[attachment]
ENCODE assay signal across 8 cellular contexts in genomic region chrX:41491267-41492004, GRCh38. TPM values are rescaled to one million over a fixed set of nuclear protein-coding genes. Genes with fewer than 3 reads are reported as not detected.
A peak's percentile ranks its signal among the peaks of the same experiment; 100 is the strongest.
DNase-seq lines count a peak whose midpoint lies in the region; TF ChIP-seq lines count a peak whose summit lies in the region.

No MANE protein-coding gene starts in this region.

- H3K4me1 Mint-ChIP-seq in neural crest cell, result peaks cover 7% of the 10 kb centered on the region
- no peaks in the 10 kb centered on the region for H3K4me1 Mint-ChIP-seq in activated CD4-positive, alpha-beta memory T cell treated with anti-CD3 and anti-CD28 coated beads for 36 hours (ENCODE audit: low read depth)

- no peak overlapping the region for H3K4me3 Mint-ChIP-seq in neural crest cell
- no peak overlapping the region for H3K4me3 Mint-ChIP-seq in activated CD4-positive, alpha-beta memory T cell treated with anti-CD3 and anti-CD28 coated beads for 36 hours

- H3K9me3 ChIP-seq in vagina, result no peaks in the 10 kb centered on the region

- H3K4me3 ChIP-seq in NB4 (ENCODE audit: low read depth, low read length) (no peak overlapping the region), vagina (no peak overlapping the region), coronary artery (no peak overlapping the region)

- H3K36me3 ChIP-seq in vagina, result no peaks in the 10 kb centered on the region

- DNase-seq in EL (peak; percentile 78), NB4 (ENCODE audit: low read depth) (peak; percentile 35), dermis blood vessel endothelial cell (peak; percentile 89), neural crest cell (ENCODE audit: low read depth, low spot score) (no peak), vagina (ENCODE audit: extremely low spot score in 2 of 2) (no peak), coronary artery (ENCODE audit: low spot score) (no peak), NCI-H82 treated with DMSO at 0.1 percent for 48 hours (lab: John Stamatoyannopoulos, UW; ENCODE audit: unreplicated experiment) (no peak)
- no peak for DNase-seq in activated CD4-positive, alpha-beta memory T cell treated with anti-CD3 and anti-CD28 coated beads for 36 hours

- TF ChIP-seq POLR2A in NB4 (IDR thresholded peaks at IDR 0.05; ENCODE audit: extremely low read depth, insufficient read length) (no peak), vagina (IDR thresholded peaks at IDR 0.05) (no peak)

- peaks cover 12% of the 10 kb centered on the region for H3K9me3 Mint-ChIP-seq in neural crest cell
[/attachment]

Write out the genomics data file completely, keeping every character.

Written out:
ENCODE assay signal across 8 cellular contexts in genomic region chrX:41491267-41492004, GRCh38. TPM values are rescaled to one million over a fixed set of nuclear protein-coding genes. Genes with fewer than 3 reads are reported as not detected.
A peak's percentile ranks its signal among the peaks of the same experiment; 100 is the strongest.
DNase-seq lines count a peak whose midpoint lies in the region; TF ChIP-seq lines count a peak whose summit lies in the region.

No MANE protein-coding gene starts in this region.

- H3K4me1 Mint-ChIP-seq in neural crest cell, result peaks cover 7% of the 10 kb centered on the region
- no peaks in the 10 kb centered on the region for H3K4me1 Mint-ChIP-seq in activated CD4-positive, alpha-beta memory T cell treated with anti-CD3 and anti-CD28 coated beads for 36 hours (ENCODE audit: low read depth)

- no peak overlapping the region for H3K4me3 Mint-ChIP-seq in neural crest cell
- no peak overlapping the region for H3K4me3 Mint-ChIP-seq in activated CD4-positive, alpha-beta memory T cell treated with anti-CD3 and anti-CD28 coated beads for 36 hours

- H3K9me3 ChIP-seq in vagina, result no peaks in the 10 kb centered on the region

- H3K4me3 ChIP-seq in NB4 (ENCODE audit: low read depth, low read length) (no peak overlapping the region), vagina (no peak overlapping the region), coronary artery (no peak overlapping the region)

- H3K36me3 ChIP-seq in vagina, result no peaks in the 10 kb centered on the region

- DNase-seq in EL (peak; percentile 78), NB4 (ENCODE audit: low read depth) (peak; percentile 35), dermis blood vessel endothelial cell (peak; percentile 89), neural crest cell (ENCODE audit: low read depth, low spot score) (no peak), vagina (ENCODE audit: extremely low spot score in 2 of 2) (no peak), coronary artery (ENCODE audit: low spot score) (no peak), NCI-H82 treated with DMSO at 0.1 percent for 48 hours (lab: John Stamatoyannopoulos, UW; ENCODE audit: unreplicated experiment) (no peak)
- no peak for DNase-seq in activated CD4-positive, alpha-beta memory T cell treated with anti-CD3 and anti-CD28 coated beads for 36 hours

- TF ChIP-seq POLR2A in NB4 (IDR thresholded peaks at IDR 0.05; ENCODE audit: extremely low read depth, insufficient read length) (no peak), vagina (IDR thresholded peaks at IDR 0.05) (no peak)

- peaks cover 12% of the 10 kb centered on the region for H3K9me3 Mint-ChIP-seq in neural crest cell